2. Stock Up

Stock up for your family and furry friends before a storm hits. The National Oceanic and Atmospheric Administration recommends having enough supplies to last a minimum of three days. Items like medicine, baby formula and diapers, food and water, pet food and supplies, and a full tank of gas are recommended to be in supply not only for the storm but also for the potential aftermath when supplies may be scarce or limited. For a full list of recommended supplies visit

3. Find Your Evacuation Route

Keep yourself informed on mandatory or suggested evacuations with your favorite local news source before a storm hits. View the Texas Department of Transportation’s official evacuation route map for more information.

If you decide to shelter in place, but need to evacuate afterwards do your best to tune into the news to understand any potential road closures or updated routes. Your best option may be to find a local shelter. Visit the Houston Office of Emergency Management site for details after the storm or download the FEMA app for a list of shelters.

4. Prepare Your Home

Each storm has a unique footprint. Some are wind events and others bring in large amounts of rain. Either way, you can help minimize damage to your home and surrounding community by doing the following:

  • Bring in outdoor plants and furniture
  • De-clutter drains and gutters
  • Park your vehicles off the street or in a garage
  • Tie down trampolines or other large structures that cannot be easily taken indoors
  • Unplug electronics to prevent surge-related damage
  • Trim trees and shrubs especially if they are close to your home or roof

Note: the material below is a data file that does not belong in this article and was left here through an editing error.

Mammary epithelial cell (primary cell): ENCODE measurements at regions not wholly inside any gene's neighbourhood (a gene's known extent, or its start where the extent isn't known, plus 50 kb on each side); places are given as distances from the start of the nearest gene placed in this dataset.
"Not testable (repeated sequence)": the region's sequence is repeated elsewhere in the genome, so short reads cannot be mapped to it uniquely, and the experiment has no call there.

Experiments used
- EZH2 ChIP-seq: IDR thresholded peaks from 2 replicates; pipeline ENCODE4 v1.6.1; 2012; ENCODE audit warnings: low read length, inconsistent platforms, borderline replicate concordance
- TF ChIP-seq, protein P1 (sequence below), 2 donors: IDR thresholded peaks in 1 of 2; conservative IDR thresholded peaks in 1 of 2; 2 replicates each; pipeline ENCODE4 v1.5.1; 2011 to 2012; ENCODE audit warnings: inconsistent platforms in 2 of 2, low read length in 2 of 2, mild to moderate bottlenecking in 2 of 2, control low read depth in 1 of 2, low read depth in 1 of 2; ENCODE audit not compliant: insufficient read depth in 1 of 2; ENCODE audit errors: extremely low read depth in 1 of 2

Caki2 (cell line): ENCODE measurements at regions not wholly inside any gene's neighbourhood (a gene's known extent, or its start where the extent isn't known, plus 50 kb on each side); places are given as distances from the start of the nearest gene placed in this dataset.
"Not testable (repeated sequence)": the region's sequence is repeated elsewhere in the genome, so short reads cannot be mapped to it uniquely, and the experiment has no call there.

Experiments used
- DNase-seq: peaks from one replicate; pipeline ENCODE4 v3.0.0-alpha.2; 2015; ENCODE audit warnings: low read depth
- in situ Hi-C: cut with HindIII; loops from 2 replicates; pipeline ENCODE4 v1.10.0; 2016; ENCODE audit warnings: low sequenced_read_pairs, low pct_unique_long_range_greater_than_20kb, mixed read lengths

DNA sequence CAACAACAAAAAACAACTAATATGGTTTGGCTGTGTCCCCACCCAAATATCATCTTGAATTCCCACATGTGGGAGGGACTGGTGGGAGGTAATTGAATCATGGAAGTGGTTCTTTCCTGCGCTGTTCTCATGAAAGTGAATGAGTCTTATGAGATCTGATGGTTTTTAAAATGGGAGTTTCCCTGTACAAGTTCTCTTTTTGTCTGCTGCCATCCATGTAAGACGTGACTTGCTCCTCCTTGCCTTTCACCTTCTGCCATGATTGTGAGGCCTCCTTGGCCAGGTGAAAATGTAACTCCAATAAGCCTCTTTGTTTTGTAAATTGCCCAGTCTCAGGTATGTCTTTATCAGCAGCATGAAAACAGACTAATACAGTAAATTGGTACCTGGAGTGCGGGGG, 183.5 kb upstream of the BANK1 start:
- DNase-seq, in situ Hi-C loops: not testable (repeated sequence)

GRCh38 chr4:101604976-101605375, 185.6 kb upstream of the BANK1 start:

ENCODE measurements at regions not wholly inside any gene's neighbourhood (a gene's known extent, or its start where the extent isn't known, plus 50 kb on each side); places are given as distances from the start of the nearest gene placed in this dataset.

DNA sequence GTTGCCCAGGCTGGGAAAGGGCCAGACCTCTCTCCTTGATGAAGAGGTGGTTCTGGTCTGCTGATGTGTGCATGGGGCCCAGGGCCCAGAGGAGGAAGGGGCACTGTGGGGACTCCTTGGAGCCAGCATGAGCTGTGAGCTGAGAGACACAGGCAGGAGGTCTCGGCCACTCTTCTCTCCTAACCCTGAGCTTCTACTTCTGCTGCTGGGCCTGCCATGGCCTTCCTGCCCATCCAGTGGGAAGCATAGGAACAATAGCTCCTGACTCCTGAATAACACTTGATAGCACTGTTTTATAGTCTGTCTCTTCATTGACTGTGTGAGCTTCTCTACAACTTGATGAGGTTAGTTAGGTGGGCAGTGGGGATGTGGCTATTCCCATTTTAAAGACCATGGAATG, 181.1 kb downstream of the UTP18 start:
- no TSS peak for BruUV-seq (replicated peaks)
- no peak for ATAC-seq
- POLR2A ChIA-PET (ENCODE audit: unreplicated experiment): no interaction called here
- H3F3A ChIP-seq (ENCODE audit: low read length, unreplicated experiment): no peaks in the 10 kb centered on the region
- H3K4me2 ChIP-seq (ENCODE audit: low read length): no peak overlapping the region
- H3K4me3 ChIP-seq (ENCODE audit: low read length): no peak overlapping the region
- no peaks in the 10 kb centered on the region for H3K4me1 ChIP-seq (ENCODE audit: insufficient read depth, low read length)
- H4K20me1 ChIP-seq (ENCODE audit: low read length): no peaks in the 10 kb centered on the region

• Stay tuned to local weather for additional tips based on the type of weather event expected

5. Charge Your Electronics

Keep your cell phone charged when a threat of a hurricane becomes imminent. Power outages will be common and your cell phone could be a lifeline to important information including evacuation notices or directions to the nearest shelter.

In case of a severe weather event that affects your clean drinking water or sewer system, the board approved an emergency communications alert plan earlier this year. All accounts were automatically enrolled in our text message alert system. This will allow us to communicate to you should a power outage prevent you from receiving alerts from our website or via email. An example of an alert is a boil water notice.

Have questions or concerns about Greenwood UD’s emergency text alert communication plan?

Contact us with your concerns. Public comments are taken at the beginning of each monthly meeting held on the third Wednesday at 6:30PM. Check out the schedule if you prefer to make your comments to the board in person.